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If you click that, it will open up a new box where there’ll be a settings window where we will now configure the plugin. First option that we’re going to change is this caption source, and you want to select here the raw microphone that you are using, so for me, that is chat mic Go XLR cause this microphone goes through my Go XLR, but you basically want to set here the microphone you’re using, whatever it’s called in OBS Studio or your device.
If you’re using something like the El gato Wave or a Go XLR and all your audio gets mixed together into one channel, you’ll still hear once you select the raw microphone input if you can, so make sure that’s added and then select it here.

Select main mic close captions twitch
The “Caption When” option, is basically choosing when you want to write captions, so, here the default of “Caption Source is heard on stream”, this basically means that if you ever mute your main microphone, it won’t keep making captions, which is really useful if you ever need to take a phone call or something whilst your on stream and you don’t want that still to be captioned for your audience, potentially leaking unwanted info.

Check if your plugin was installed correctly going to Tools -> Cloud Closed Captions

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Set the language that you are speaking and choose where we want to output the captions to, so whether that’s streams only, your local recordings a combination of both, or just to disable it.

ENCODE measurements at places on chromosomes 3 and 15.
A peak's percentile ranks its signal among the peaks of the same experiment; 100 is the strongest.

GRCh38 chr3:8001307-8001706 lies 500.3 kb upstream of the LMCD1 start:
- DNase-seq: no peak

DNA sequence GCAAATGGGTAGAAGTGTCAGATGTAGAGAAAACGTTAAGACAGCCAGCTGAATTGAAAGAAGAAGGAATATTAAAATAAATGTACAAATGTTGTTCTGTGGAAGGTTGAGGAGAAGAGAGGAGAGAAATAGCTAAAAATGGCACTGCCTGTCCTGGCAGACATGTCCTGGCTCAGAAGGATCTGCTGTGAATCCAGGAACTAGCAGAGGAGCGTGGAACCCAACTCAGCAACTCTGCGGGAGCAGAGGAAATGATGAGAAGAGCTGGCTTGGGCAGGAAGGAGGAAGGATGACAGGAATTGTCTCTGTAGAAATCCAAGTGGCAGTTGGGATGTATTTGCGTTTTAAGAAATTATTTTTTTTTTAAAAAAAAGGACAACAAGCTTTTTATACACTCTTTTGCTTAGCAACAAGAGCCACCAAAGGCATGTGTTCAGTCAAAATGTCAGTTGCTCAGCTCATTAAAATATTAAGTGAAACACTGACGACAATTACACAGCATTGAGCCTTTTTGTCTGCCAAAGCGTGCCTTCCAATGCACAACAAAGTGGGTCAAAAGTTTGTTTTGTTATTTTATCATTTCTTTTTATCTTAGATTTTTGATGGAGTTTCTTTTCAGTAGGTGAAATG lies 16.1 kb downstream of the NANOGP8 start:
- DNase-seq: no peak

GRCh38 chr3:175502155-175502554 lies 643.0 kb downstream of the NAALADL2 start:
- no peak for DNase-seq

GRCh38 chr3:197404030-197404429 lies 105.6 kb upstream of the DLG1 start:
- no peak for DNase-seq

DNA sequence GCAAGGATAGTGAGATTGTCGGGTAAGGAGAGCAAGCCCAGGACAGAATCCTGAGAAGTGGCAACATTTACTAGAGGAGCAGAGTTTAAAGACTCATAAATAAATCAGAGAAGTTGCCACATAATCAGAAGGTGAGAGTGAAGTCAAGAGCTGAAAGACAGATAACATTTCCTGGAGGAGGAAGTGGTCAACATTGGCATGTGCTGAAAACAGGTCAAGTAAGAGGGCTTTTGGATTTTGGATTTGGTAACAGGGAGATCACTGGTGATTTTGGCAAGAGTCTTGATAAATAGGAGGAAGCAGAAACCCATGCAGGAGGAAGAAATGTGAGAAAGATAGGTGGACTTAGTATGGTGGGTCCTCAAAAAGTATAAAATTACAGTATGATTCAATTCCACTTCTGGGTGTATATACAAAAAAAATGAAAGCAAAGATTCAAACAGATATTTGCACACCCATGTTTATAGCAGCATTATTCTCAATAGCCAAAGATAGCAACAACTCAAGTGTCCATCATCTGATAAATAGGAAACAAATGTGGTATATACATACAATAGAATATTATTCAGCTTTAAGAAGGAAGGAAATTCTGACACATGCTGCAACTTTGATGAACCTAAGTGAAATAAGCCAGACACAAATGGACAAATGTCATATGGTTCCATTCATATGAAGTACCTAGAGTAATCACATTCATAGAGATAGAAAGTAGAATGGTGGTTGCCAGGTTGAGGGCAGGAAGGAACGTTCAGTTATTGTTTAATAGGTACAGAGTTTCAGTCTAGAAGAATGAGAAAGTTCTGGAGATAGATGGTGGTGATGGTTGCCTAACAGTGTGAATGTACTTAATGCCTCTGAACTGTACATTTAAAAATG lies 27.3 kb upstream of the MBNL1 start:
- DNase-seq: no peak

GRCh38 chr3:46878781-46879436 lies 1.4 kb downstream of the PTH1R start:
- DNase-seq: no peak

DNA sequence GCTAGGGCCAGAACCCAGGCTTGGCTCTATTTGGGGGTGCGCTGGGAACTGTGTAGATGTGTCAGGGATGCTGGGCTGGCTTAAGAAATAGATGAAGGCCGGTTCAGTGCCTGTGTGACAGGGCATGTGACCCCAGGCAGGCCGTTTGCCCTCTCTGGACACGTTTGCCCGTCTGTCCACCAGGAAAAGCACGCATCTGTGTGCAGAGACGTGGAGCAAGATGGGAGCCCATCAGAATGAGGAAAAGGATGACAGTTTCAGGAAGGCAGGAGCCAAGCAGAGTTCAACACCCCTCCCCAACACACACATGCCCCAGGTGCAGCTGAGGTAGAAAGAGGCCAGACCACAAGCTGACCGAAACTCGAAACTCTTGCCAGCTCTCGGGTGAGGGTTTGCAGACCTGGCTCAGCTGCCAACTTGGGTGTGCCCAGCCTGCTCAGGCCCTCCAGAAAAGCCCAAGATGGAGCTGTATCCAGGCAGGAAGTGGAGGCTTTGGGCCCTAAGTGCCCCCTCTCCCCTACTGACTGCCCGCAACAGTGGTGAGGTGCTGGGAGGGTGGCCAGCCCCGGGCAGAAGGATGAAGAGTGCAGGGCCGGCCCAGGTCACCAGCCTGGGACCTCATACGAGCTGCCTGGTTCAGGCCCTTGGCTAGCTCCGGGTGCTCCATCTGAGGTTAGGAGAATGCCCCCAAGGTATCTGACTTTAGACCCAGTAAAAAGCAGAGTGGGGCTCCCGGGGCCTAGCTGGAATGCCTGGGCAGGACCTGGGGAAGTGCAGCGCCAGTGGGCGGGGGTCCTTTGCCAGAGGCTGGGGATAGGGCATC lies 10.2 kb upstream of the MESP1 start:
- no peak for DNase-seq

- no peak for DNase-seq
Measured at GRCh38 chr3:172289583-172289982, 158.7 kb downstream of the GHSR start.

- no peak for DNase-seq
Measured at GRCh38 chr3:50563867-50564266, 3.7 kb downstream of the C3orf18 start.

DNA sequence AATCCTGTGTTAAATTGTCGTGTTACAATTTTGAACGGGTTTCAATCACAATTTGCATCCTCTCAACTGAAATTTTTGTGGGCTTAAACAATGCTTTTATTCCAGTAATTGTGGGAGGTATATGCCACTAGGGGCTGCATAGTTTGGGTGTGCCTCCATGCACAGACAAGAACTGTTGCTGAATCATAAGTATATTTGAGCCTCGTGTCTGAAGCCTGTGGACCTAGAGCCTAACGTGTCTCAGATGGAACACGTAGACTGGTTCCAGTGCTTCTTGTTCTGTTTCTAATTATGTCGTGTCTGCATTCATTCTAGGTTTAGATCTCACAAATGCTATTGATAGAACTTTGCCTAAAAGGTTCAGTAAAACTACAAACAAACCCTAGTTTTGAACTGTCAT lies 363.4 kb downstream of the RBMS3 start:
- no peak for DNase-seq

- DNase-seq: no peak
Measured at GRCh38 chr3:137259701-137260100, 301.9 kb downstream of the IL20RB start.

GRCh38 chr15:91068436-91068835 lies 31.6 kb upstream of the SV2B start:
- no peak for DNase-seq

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The next few options can just be left at their default, so I wouldn’t recommend changing lines from three because currently on Twitch it’s not really supported, and everything else can be left at their defaults. That’s pretty much it for the settings.
but I do want to point out that this plugin has plenty more functionality, if you want to save your transcripts into SRT files that you then upload to YouTube or use on TikTiok or Instagram
Save transcriptions from OBS to Tik tok twitch

On Text Filtering option, you can even do some text replacements if there’s some common words that it keeps getting wrong, maybe some technical terms from a game that you’re playing you can actually set it to replace certain words with all this. But we’re just going to cover the basics in this tutorial.

Enable Caption on Caption Settings.

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Just before we enable the caption service, if we click save and close down this preview box, you should have a dock showing of the captions. If you don’t, you can come up to view docks and make sure you have captions checked and of course because this is OBS Studio, you can drag and position this dock wherever you would like.
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And at any time you can just jump back into the settings by clicking cogwheel at Caption Dock. You can see right now we have closed captions disabled because we haven’t enabled it yet. 

Press on “Show Preview” and actually show it live transcription even though we’re not streaming. So as soon as you start streaming, this would normally enable, but we can test it by clicking show preview. Now this sometimes takes around 10 seconds to actually start working, to hook onto the Google transcribing API, I think its actually Google text to speech which is the same service that YouTube uses.